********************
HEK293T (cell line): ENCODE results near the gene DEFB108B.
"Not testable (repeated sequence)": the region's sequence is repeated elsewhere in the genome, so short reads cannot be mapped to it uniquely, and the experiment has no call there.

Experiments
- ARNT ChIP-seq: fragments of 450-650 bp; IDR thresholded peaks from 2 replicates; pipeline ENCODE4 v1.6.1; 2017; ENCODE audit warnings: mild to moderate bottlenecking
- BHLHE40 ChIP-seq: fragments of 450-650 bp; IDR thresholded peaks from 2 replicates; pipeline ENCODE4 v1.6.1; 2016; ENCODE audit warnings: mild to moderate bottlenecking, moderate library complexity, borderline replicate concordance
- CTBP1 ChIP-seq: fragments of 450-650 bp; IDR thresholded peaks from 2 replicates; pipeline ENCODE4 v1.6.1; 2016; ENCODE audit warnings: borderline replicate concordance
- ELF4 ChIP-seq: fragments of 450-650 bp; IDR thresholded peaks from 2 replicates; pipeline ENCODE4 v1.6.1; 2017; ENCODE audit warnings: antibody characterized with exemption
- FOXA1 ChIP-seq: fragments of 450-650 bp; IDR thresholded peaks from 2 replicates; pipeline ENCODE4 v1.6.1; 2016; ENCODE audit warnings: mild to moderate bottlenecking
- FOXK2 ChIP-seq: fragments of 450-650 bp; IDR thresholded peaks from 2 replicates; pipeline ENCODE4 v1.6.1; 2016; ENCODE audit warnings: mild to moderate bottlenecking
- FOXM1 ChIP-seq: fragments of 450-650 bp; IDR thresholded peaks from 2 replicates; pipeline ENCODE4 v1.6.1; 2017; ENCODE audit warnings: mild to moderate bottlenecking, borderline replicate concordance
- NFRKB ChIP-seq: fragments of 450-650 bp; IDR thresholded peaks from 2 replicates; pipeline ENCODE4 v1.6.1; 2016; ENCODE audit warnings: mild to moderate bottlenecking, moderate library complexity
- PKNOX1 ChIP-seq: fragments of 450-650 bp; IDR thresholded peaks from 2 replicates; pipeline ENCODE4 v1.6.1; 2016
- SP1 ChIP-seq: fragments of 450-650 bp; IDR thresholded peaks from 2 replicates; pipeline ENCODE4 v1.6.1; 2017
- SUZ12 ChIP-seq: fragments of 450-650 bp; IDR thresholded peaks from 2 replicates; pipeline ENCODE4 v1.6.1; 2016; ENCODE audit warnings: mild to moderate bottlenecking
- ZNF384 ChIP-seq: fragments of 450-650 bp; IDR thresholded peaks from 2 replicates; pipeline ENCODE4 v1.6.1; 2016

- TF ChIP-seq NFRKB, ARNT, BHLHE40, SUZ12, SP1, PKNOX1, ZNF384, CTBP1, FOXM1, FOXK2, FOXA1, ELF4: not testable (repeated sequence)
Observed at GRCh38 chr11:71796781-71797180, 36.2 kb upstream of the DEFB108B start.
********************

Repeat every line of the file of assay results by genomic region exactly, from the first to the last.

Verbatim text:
HEK293T (cell line): ENCODE results near the gene DEFB108B.
"Not testable (repeated sequence)": the region's sequence is repeated elsewhere in the genome, so short reads cannot be mapped to it uniquely, and the experiment has no call there.

Experiments
- ARNT ChIP-seq: fragments of 450-650 bp; IDR thresholded peaks from 2 replicates; pipeline ENCODE4 v1.6.1; 2017; ENCODE audit warnings: mild to moderate bottlenecking
- BHLHE40 ChIP-seq: fragments of 450-650 bp; IDR thresholded peaks from 2 replicates; pipeline ENCODE4 v1.6.1; 2016; ENCODE audit warnings: mild to moderate bottlenecking, moderate library complexity, borderline replicate concordance
- CTBP1 ChIP-seq: fragments of 450-650 bp; IDR thresholded peaks from 2 replicates; pipeline ENCODE4 v1.6.1; 2016; ENCODE audit warnings: borderline replicate concordance
- ELF4 ChIP-seq: fragments of 450-650 bp; IDR thresholded peaks from 2 replicates; pipeline ENCODE4 v1.6.1; 2017; ENCODE audit warnings: antibody characterized with exemption
- FOXA1 ChIP-seq: fragments of 450-650 bp; IDR thresholded peaks from 2 replicates; pipeline ENCODE4 v1.6.1; 2016; ENCODE audit warnings: mild to moderate bottlenecking
- FOXK2 ChIP-seq: fragments of 450-650 bp; IDR thresholded peaks from 2 replicates; pipeline ENCODE4 v1.6.1; 2016; ENCODE audit warnings: mild to moderate bottlenecking
- FOXM1 ChIP-seq: fragments of 450-650 bp; IDR thresholded peaks from 2 replicates; pipeline ENCODE4 v1.6.1; 2017; ENCODE audit warnings: mild to moderate bottlenecking, borderline replicate concordance
- NFRKB ChIP-seq: fragments of 450-650 bp; IDR thresholded peaks from 2 replicates; pipeline ENCODE4 v1.6.1; 2016; ENCODE audit warnings: mild to moderate bottlenecking, moderate library complexity
- PKNOX1 ChIP-seq: fragments of 450-650 bp; IDR thresholded peaks from 2 replicates; pipeline ENCODE4 v1.6.1; 2016
- SP1 ChIP-seq: fragments of 450-650 bp; IDR thresholded peaks from 2 replicates; pipeline ENCODE4 v1.6.1; 2017
- SUZ12 ChIP-seq: fragments of 450-650 bp; IDR thresholded peaks from 2 replicates; pipeline ENCODE4 v1.6.1; 2016; ENCODE audit warnings: mild to moderate bottlenecking
- ZNF384 ChIP-seq: fragments of 450-650 bp; IDR thresholded peaks from 2 replicates; pipeline ENCODE4 v1.6.1; 2016

- TF ChIP-seq NFRKB, ARNT, BHLHE40, SUZ12, SP1, PKNOX1, ZNF384, CTBP1, FOXM1, FOXK2, FOXA1, ELF4: not testable (repeated sequence)
Observed at GRCh38 chr11:71796781-71797180, 36.2 kb upstream of the DEFB108B start.